Out My Backdoor: The Wondrous Pokeberry

By Terry W. Johnson

One of the most fascinating and valuable plants in my backyard is not found in a flower bed, nor is it watered or fertilized. It grows in a narrow, undeveloped border between my yard and my neighbor’s garden. Here you will find an ungainly plant that some might consider nothing more than a weed on steroids. Most Georgians call this native plant pokeberry, pokeweed, poke, poke salad, pigeonberry or inkberry.


Out My Backdoor: Backyard Wildlife Feeling the Heat, Too

By Terry W. Johnson

Has it been hot enough for you? It has been for me. For days on end, in my neck of the woods daily temperatures have soared into the mid to high 90s and heat indexes routinely topped the 100-degree mark.

When it is this hot most of us spend the majority of the day in air-conditioned comfort. Whenever I am inside cooling off, I feel guilty when I think about my wildlife neighbors. They can’t escape to an air-conditioned hideaway when the temperature sky-rockets.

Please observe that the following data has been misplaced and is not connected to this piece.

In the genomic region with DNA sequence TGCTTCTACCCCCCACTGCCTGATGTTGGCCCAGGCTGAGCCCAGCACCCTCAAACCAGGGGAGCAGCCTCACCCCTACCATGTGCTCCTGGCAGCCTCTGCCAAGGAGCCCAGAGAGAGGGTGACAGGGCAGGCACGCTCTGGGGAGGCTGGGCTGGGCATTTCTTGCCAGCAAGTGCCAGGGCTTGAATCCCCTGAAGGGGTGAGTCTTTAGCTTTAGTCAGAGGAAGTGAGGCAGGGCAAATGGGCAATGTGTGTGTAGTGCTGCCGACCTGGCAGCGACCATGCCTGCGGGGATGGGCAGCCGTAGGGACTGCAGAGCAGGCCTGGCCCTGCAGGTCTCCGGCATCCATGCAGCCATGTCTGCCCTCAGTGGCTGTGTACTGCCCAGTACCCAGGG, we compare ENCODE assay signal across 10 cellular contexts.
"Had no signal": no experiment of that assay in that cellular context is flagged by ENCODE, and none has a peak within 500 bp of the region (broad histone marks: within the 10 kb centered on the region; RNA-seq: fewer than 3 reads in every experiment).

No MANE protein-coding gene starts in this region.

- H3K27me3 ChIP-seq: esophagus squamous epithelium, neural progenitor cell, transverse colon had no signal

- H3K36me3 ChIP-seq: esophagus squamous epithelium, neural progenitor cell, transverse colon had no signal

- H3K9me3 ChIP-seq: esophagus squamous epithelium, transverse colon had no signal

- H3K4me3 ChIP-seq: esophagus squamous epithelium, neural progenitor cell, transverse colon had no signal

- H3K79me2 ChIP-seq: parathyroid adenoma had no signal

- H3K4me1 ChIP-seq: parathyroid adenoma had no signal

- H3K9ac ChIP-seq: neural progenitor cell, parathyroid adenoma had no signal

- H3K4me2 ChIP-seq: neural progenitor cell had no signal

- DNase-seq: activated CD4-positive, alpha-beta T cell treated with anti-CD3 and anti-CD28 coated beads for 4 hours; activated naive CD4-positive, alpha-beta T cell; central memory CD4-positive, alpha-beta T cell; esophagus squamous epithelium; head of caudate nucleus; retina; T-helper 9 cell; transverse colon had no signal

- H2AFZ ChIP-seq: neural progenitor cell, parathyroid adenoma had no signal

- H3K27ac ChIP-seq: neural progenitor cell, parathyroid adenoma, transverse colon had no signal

Out My Backdoor: Bluebird Nesting – A True-life Drama

To me, having a pair of bluebirds nest in my backyard is a really big deal. It means that I provided the birds with a much-needed place for them to lay their eggs. It also guarantees that I will be regularly seeing one of our most colorful birds for weeks to come.

Let’s take a quick glimpse at the compelling story of bluebird nesting. I am convinced that once you get a feel for what goes on in and around a nesting structure, you will better appreciate why bluebirds nesting in your yard is such a special event.

Out My Backdoor: Harbingers of Spring

By Terry W. Johnson

The first signs of spring have been seen and heard in the Peach State. They were not borne on the wings of robins or bluebirds. They were not emblazoned in the fresh vibrant colors of a crocus. They didn’t fill the still night air like the chorus of the chorus frog. Instead, the pending arrival of spring was announced from on high by birds whose ancestors winged their way over the continent some 2.5 million years ago.

The messengers were northward-bound sandhill cranes.